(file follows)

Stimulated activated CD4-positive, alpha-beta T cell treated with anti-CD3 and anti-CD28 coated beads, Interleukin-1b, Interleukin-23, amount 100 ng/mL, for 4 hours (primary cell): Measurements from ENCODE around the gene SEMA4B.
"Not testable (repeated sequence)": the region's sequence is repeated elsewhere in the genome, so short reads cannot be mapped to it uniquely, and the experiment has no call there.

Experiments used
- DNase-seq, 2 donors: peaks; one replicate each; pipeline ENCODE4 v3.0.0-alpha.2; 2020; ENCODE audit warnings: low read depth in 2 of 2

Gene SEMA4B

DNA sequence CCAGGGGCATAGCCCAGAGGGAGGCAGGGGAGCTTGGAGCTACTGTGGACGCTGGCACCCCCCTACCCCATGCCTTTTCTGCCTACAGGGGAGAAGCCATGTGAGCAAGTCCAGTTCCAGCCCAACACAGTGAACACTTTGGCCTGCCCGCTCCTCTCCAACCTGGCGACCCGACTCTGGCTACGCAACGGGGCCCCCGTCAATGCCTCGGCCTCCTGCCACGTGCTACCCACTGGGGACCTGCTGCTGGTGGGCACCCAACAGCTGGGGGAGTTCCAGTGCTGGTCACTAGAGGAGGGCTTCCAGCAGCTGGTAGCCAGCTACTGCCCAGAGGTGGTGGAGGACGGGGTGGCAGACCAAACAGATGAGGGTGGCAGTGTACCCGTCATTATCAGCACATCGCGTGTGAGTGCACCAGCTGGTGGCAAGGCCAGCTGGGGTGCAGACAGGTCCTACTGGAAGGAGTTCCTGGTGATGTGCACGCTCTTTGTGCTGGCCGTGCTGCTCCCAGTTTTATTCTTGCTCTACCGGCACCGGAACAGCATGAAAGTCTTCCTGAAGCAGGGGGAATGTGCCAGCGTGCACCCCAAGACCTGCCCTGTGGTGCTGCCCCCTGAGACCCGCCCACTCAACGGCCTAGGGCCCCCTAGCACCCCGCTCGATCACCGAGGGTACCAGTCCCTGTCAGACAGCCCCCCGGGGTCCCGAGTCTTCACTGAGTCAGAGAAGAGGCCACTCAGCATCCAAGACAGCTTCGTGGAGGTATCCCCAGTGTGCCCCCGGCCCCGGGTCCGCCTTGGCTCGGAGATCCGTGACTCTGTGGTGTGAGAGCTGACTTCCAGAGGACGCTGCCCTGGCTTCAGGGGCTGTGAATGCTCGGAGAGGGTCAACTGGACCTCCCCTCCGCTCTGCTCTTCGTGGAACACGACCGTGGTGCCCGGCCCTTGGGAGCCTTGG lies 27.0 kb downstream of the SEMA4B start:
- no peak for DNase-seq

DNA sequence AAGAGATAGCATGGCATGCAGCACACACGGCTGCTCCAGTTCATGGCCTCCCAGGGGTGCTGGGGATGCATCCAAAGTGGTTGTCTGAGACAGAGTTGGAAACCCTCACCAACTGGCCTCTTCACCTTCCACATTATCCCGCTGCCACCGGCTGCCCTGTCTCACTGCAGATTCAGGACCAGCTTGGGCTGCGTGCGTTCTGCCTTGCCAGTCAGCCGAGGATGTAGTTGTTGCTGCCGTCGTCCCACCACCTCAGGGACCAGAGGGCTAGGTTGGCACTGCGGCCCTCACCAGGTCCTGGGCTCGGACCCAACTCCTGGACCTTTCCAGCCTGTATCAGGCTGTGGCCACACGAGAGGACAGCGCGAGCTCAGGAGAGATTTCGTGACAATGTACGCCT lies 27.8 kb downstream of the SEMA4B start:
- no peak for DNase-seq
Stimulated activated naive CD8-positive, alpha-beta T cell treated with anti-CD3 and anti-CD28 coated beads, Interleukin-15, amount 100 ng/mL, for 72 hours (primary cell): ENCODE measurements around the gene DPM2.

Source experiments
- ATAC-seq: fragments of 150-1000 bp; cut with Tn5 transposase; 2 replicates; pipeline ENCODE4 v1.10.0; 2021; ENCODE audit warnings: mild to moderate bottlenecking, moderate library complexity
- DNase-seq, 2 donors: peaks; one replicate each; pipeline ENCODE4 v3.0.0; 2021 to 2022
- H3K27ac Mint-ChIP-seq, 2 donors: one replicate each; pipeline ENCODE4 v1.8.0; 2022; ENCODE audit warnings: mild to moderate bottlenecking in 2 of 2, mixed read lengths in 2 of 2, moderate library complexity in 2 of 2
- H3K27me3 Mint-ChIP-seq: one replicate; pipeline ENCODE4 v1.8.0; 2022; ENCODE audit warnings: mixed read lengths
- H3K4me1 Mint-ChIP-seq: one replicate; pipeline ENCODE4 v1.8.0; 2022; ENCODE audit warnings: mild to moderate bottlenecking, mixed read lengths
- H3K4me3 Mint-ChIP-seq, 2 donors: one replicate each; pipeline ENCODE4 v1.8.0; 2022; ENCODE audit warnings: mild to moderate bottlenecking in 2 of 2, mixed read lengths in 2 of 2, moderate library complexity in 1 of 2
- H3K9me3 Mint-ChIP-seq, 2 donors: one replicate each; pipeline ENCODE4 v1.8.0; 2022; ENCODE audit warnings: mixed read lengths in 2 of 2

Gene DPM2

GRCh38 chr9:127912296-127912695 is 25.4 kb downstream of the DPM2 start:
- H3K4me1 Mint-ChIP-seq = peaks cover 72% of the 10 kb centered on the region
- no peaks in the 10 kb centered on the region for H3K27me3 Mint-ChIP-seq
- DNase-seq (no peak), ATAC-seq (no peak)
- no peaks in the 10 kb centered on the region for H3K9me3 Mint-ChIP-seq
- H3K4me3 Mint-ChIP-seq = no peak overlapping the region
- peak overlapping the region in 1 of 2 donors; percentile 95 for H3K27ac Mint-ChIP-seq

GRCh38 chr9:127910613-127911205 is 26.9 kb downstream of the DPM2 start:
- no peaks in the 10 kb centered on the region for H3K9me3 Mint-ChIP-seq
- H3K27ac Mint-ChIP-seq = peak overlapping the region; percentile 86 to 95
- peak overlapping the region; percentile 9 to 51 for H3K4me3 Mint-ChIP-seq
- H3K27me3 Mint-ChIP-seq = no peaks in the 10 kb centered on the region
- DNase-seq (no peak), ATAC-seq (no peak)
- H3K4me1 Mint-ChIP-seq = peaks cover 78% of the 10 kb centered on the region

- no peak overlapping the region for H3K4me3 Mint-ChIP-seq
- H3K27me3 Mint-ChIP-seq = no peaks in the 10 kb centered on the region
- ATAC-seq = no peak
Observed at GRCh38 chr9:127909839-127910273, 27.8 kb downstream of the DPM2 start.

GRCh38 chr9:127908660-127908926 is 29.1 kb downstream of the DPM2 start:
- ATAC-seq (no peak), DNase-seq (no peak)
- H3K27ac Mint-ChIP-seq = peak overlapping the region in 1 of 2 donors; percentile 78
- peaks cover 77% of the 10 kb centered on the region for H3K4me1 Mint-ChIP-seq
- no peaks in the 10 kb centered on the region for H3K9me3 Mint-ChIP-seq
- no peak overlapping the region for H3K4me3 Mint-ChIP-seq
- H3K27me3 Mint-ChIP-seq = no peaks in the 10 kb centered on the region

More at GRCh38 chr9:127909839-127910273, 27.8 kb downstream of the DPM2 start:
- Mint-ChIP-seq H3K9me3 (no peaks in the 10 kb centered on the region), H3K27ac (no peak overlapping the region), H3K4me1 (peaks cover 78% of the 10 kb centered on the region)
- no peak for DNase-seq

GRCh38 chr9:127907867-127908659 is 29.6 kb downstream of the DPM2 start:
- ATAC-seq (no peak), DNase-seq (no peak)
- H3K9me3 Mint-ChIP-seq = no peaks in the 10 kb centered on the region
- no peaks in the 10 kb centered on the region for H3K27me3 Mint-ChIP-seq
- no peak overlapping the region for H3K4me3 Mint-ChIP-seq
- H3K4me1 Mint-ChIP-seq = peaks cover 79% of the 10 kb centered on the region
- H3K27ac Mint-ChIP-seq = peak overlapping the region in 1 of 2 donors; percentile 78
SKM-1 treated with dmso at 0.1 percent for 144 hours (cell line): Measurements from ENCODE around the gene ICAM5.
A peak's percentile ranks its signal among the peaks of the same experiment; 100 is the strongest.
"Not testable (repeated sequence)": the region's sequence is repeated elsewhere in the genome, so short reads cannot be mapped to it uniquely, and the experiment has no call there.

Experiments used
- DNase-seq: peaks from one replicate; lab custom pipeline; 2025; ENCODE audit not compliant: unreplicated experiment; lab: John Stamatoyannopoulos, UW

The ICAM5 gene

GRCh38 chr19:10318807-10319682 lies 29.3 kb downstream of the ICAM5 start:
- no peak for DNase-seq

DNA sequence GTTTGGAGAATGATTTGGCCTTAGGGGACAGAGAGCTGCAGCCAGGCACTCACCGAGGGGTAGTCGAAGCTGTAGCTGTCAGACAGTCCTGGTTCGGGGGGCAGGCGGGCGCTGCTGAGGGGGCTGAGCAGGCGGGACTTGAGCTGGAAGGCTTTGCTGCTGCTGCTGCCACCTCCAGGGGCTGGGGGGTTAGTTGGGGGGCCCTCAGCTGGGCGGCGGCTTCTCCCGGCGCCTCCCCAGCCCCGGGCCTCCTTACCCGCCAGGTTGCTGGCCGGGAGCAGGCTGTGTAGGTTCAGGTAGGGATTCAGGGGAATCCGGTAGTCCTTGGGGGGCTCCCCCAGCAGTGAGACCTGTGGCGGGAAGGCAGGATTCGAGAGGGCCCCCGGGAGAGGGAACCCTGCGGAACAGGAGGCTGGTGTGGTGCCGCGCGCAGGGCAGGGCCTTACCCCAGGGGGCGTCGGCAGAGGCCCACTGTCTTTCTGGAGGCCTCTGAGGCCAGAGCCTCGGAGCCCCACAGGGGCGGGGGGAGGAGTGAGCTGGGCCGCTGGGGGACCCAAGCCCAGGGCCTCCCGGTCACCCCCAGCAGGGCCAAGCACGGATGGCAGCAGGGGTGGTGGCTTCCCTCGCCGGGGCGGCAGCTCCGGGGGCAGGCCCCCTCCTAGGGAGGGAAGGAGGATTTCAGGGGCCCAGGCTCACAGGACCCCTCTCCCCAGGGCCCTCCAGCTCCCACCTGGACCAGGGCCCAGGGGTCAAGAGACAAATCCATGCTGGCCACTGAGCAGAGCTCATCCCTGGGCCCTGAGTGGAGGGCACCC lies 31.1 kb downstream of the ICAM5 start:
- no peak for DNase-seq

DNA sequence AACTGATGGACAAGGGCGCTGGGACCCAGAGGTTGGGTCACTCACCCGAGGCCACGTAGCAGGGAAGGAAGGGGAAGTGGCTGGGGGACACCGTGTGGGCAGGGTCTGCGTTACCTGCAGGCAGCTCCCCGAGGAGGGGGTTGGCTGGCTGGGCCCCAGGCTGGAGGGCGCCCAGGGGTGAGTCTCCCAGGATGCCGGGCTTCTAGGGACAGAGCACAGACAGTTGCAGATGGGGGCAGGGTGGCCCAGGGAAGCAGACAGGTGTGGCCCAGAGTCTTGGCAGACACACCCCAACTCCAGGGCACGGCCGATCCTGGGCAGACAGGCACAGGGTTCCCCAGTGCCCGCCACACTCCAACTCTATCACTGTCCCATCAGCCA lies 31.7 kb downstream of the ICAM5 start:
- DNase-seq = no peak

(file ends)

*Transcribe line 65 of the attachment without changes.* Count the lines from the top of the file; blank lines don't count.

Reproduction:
DNA sequence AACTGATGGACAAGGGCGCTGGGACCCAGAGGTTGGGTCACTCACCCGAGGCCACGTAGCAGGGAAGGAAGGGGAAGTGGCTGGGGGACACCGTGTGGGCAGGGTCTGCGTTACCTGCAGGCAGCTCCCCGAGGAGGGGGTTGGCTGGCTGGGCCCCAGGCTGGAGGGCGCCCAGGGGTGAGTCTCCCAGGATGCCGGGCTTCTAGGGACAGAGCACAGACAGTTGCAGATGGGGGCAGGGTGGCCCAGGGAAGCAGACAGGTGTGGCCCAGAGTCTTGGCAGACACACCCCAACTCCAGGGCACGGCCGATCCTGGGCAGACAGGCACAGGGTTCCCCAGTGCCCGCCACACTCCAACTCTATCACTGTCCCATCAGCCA lies 31.7 kb downstream of the ICAM5 start: